The share of issuances of unrated corporate bonds as a percentage of total gross corporate bond issuances continues to rise. Should we be concerned?
In 2019, total gross corporate bond issuances came in strong in the first 11 months. Up 22.1% year-on-year to RM119.8 billion, it was the highest YTD issuance level ever, thanks to tightening credit spreads and a lower yield environment caused by easier monetary policy.
The unrated bond segment – which comprises quasi-government and unrated corporate bonds – led the rise. However, the continued increase in the issuances of unrated corporate bonds may not be conducive to the expected quality of the domestic corporate bond market. We are concerned that a sizeable portion of the unrated bond concentration risk is from the property sector.
The easing of mandatory rating requirements back in January 2015 is no doubt contributing to the rising share of issuances of unrated corporate bonds. Could the rise lead to a deterioration in general market transparency in the future?
If this is the case, then there will be implications not only for bond investors but also the broad financial and capital markets.
Given the current difficult economic and business environment, we see bond ratings gaining prominence, not least because it improves transparency but also because it gives market participants a baseline for assessing risk against a backdrop of rising uncertainties.
Ratings have other important benefits. At the level of the issuer, issuers of bonds with credit ratings can, for example, access a larger investor pool thanks to the publicity associated with published ratings. Additionally, bond credit ratings, especially those at the higher end, can help burnish an issuer’s credibility by inspiring not only the confidence of the investment community but also that of the business community at large.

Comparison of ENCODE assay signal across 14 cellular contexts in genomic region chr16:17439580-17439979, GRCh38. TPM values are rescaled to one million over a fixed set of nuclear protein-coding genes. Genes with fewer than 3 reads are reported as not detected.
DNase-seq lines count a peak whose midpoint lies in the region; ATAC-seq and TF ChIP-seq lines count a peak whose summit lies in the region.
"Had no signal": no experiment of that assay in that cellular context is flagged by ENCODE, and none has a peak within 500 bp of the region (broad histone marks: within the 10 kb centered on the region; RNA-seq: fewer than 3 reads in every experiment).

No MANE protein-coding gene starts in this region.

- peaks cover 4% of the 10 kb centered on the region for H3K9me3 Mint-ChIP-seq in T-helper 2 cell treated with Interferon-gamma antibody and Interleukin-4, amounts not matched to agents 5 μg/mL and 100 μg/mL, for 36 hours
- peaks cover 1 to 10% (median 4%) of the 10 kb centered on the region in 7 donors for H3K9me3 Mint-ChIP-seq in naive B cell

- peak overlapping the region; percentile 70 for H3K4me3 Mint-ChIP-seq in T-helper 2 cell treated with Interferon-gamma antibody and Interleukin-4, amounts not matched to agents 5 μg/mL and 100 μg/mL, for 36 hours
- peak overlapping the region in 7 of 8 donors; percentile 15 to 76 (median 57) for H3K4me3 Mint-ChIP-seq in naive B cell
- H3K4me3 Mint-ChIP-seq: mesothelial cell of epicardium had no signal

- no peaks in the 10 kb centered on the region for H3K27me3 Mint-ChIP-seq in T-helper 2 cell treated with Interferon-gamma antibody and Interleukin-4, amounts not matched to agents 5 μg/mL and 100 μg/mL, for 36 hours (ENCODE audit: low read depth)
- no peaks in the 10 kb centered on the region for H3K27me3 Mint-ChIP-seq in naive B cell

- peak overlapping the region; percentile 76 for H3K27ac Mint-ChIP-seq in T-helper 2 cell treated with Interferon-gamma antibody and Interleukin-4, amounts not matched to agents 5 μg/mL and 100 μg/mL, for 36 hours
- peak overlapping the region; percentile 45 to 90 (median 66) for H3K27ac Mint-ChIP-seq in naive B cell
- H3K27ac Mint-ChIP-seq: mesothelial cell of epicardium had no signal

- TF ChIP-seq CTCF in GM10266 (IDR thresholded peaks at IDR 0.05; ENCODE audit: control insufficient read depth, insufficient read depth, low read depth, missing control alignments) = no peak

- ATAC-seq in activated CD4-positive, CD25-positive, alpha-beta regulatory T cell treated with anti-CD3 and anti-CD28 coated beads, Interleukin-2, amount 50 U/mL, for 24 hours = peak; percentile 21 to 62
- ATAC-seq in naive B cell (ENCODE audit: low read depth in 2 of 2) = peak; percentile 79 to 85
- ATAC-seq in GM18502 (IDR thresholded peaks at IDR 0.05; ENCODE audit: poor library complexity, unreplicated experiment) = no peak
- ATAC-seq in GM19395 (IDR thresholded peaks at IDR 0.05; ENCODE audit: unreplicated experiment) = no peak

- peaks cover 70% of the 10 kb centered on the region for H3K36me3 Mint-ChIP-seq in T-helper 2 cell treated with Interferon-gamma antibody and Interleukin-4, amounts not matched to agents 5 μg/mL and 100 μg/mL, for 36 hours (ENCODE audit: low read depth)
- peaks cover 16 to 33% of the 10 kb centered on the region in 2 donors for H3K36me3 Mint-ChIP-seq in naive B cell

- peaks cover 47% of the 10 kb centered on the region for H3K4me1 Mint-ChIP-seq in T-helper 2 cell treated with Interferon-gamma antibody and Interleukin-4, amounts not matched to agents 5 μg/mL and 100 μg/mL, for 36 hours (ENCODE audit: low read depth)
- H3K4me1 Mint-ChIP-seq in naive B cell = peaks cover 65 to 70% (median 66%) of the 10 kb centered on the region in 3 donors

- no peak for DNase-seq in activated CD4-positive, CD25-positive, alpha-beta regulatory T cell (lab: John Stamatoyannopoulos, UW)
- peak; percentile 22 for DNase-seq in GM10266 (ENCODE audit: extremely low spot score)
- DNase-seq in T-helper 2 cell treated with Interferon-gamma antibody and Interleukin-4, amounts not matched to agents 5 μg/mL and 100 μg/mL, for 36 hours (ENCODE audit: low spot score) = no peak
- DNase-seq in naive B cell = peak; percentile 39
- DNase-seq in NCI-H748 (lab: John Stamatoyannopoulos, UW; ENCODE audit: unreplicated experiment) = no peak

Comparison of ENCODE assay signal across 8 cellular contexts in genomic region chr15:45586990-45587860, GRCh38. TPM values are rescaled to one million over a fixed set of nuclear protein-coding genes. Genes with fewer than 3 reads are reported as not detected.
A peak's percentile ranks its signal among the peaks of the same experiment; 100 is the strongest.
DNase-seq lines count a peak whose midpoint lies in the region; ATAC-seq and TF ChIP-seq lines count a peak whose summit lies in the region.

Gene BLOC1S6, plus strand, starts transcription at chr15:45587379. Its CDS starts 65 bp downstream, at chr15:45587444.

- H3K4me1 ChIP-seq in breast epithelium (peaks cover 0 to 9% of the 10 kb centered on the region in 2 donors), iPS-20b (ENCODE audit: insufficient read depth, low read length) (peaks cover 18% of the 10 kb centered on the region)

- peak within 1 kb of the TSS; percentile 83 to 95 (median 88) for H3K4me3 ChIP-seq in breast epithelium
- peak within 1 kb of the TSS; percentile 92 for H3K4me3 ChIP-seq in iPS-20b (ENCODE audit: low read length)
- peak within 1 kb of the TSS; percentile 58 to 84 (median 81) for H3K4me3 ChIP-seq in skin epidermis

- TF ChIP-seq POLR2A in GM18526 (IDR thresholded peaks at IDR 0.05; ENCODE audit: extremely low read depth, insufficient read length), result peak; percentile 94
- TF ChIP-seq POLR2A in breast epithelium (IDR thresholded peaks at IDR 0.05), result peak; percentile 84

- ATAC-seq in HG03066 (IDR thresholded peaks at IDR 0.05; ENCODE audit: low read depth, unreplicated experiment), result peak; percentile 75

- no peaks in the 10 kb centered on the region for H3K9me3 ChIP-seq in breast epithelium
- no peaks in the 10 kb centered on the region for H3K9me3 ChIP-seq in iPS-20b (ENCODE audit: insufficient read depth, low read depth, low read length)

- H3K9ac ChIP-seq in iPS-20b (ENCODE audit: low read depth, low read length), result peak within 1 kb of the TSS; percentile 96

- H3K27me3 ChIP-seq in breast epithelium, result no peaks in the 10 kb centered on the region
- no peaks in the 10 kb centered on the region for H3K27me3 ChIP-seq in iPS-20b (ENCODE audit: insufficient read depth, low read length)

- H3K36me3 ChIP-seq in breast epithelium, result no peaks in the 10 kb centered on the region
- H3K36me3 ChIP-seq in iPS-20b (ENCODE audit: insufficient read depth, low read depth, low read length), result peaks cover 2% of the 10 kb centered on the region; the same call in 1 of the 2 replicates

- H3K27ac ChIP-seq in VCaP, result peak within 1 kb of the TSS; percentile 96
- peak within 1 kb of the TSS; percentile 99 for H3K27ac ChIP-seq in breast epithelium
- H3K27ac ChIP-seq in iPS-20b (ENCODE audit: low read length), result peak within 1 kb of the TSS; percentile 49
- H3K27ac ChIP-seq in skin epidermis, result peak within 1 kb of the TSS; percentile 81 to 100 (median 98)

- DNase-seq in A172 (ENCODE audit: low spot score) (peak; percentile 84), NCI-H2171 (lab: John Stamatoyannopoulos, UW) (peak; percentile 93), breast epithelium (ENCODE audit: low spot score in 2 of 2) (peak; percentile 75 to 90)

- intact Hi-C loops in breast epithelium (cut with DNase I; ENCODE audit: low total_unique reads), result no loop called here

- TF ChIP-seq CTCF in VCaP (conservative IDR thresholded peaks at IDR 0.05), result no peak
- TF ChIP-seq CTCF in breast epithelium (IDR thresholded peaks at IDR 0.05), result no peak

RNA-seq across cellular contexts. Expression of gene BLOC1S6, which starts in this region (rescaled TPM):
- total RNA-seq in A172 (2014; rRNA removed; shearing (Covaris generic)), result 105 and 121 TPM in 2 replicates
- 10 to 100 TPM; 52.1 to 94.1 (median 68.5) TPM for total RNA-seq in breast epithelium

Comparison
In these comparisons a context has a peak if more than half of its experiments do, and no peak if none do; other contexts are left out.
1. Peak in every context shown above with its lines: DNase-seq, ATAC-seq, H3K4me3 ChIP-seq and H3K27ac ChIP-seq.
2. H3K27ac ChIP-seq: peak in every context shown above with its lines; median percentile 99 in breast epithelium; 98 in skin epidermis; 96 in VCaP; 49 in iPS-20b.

From the investors’ perspective, rated bonds enjoy increased market liquidity because of the higher acceptance rate by large investors. This is not surprising because bond ratings help facilitate the portfolio management process as it allows for comparable assessments of creditworthiness. And as mentioned above, credit ratings – which are based on key non-publicly available information – improve transparency and assessment quality, further aiding investors’ investment evaluation process and portfolio allocation.
Given that uncertainty is the new normal, bond ratings will continue to have an important role to play in the capital market. We see their increasing relevance in efforts to improve capital market transparency and efficiency. In fact, the role bond ratings play in aiding domestic capital market development in the bigger scheme of things cannot be understated against the current volatile geo-economic and geopolitical backdrop.
We should thus be concerned that the percentage share of issuances of unrated corporate bonds continues to rise.
Quah Boon Huat, +603-2717 2931/ firstname.lastname@example.org;
Nor Zahidi Alias, +603-2717 2936/ email@example.com